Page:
The country spent 4% of its GDP. However, the final cost to Sweden ended up between 0% and 2% of GDP, depending on calculations of the rate of return. 
In summation, banks had materialized the actual amount of their losses and only then did they issue an ownership interest (common stock) to the government. 
The government announced the state would guarantee all bank deposits and creditors of the nation’s 114 banks and formed a new agency to supervise institutions that needed recapitalization or had to sell off their assets, mainly real estate.

  Turkey’s Experience (2000-1)
The heavy reliance of Turkish economy on foreign investment throughout the 1980s and 1990s, and a lack of financial means to support growth stemming from foreign inflows resulted in a banking crisis in Turkey. 
During the 90s, the government sold high interest bonds to banks due to its budget deficit and banks started to invest heavily in these high-yield bonds. 
While Turkish banking system suffered from lack of proper regulation and supervision for many years, in November 2000, international banks closed their interbank credit lines with some vulnerable Turkish banks following rising concerns over the health of the Turkish banking system. These concerns triggered fears among foreign investors who withdrew funds by selling off treasury bills and equities.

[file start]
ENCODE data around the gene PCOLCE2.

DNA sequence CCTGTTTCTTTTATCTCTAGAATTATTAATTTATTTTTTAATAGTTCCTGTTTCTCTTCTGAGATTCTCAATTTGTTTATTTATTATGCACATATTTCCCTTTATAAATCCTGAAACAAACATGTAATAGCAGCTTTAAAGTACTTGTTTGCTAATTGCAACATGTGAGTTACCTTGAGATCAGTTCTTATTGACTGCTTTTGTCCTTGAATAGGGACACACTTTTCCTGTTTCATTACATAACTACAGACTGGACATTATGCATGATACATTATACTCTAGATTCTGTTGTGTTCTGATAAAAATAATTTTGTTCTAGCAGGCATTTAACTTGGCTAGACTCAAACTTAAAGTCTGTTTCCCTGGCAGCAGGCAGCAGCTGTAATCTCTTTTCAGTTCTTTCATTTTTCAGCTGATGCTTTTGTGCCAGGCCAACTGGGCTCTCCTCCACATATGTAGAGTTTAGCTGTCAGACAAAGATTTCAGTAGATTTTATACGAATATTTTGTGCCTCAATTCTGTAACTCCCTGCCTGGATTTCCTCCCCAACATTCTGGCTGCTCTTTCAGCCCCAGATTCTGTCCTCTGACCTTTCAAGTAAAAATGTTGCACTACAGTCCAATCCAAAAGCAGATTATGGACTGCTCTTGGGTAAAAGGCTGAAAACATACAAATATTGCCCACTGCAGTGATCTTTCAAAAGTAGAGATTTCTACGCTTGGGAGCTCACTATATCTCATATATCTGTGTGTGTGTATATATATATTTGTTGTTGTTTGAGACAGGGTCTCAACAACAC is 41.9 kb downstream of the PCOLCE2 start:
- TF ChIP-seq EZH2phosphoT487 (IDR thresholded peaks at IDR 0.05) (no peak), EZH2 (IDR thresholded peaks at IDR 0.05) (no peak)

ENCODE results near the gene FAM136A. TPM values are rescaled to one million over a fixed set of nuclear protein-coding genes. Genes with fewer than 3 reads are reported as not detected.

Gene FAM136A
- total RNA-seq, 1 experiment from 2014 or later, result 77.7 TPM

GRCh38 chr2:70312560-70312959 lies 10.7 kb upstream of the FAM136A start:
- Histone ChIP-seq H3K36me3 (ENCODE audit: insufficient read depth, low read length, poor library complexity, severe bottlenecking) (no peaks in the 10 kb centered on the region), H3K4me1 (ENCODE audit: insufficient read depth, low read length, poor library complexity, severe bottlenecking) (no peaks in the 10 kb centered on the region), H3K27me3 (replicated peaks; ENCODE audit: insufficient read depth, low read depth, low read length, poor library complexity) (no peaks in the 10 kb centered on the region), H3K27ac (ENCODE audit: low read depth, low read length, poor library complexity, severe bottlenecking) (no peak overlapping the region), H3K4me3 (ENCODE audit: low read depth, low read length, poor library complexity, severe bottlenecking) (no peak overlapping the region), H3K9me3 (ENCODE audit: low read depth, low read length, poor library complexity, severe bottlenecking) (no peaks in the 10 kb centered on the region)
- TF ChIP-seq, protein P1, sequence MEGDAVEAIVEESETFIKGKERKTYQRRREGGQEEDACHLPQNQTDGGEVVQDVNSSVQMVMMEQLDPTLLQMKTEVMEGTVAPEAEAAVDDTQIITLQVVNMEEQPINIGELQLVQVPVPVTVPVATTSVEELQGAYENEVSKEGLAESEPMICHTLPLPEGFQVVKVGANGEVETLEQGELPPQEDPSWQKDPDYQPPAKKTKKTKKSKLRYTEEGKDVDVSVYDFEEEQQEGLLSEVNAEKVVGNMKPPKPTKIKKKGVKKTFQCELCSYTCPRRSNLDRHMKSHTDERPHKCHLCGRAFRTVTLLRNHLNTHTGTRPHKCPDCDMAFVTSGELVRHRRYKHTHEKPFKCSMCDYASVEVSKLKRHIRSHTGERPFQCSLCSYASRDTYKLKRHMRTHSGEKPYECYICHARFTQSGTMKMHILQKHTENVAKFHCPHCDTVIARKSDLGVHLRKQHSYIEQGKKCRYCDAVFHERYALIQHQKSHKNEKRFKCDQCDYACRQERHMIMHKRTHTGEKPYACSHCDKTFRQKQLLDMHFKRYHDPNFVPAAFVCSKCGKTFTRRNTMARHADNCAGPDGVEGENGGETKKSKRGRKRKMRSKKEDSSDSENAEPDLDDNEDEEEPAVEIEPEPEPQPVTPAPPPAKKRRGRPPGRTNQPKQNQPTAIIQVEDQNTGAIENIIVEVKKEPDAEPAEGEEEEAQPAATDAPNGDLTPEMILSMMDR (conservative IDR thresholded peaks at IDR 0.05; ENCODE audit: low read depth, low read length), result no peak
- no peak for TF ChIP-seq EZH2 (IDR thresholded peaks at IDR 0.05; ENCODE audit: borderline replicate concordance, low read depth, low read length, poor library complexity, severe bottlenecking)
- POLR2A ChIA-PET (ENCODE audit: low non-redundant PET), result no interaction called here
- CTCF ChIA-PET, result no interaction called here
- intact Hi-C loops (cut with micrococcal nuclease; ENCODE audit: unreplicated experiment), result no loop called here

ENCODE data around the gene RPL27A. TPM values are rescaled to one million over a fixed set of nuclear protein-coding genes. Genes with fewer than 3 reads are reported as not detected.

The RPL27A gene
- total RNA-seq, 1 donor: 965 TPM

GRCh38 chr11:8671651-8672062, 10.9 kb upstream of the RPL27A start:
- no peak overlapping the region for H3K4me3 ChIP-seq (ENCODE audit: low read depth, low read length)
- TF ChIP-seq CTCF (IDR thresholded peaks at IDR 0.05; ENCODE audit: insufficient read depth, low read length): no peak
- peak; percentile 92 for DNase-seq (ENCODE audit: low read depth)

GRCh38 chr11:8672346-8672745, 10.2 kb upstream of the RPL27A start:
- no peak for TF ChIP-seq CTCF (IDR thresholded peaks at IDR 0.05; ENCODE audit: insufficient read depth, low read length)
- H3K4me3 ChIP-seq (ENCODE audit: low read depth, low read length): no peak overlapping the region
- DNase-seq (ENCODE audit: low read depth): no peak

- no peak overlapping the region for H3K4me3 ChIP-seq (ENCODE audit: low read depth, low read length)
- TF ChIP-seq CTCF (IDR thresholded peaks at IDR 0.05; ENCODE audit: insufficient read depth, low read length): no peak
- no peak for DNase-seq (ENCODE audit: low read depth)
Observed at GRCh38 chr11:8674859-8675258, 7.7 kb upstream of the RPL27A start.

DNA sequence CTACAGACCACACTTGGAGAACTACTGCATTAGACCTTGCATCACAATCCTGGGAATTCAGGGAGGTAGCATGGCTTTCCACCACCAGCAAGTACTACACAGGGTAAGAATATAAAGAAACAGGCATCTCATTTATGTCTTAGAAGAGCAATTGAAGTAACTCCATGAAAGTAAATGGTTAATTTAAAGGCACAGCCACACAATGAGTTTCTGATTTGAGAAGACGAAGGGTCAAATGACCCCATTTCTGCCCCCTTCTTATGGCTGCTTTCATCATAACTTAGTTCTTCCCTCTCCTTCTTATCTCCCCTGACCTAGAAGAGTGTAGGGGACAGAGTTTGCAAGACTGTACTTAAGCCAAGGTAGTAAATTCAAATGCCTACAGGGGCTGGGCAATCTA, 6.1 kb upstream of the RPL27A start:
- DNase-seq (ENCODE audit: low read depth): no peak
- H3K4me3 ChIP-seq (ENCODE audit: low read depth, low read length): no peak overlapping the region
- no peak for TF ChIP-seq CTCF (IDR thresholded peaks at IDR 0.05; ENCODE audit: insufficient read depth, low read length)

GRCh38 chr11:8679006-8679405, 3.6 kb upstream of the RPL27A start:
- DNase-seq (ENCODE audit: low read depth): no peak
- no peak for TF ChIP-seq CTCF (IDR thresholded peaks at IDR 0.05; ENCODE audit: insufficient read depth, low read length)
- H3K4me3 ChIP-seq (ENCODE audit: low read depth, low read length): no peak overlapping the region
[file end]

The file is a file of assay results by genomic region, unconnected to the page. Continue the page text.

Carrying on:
Losses from state banks grew from 2% of GNP in 1995 to nearly 11% of Gross National Product in 2000 and non-performing loans increased to 18% of GNP in 2001.
To tackle this crisis, the government started to borrow $30 billion from the IMF to stabilize the Turkish lira and bring down interest rates to restore confidence in the market. 
Due to their significant losses, banks were taken over by the Savings Deposit Insurance Fund, a government body responsible for insuring saving deposits and strengthening and restructuring banks, if necessary. 
Although confidence returned to the economy and markets, public debt rose from 38% of GDP in 2000 to 74% in 2001. The economy started to recover and GDP grew 5.7% in 2002. Nevertheless, unemployment rose from 6.5% in 1999 to 10.4% in 2002.
At the same time, the regulatory and supervisory framework was strengthened by serious amendments to banking laws, in line with international best practices. 
To minimize financial risks, capital adequacy ratios for Turkish banks were raised to 12%, while international regulations required only 8%. Futures, option contracts and other derivative products were introduced to limit overall exposure to counterparties.